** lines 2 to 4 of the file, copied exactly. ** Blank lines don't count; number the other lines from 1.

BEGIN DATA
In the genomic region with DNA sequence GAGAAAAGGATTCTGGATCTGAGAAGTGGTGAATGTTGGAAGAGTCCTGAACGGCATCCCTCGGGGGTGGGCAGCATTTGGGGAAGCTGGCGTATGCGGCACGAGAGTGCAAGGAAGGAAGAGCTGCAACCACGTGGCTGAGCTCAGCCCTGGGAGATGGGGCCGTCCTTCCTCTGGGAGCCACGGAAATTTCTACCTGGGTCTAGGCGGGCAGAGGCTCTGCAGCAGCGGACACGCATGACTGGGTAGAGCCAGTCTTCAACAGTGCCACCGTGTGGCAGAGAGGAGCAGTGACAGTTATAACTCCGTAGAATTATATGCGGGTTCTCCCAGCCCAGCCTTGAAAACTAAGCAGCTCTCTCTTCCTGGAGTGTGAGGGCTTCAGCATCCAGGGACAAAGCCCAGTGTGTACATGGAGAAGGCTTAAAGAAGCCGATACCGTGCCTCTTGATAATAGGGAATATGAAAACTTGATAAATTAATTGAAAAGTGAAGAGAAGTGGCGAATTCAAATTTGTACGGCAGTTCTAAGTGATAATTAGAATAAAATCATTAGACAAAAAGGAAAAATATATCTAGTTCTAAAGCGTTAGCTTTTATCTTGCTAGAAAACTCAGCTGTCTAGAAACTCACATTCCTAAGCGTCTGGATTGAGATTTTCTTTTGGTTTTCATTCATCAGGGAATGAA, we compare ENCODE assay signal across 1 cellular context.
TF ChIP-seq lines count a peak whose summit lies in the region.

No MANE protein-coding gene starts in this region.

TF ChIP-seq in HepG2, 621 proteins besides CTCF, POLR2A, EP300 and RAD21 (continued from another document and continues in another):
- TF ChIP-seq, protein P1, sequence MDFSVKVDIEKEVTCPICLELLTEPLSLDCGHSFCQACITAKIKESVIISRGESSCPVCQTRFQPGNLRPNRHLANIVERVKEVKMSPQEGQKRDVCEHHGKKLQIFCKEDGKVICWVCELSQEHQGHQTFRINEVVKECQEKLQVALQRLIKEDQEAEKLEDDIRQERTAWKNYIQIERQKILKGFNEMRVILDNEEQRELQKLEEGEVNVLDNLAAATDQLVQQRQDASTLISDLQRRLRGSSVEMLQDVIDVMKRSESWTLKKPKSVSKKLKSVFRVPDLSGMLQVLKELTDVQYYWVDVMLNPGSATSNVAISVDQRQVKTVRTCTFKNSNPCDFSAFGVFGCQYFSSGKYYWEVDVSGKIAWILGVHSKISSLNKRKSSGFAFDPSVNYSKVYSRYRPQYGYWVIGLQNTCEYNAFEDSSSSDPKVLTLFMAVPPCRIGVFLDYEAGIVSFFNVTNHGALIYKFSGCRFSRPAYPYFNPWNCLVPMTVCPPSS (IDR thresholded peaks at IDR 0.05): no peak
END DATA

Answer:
TF ChIP-seq lines count a peak whose summit lies in the region.

No MANE protein-coding gene starts in this region.

TF ChIP-seq in HepG2, 621 proteins besides CTCF, POLR2A, EP300 and RAD21 (continued from another document and continues in another):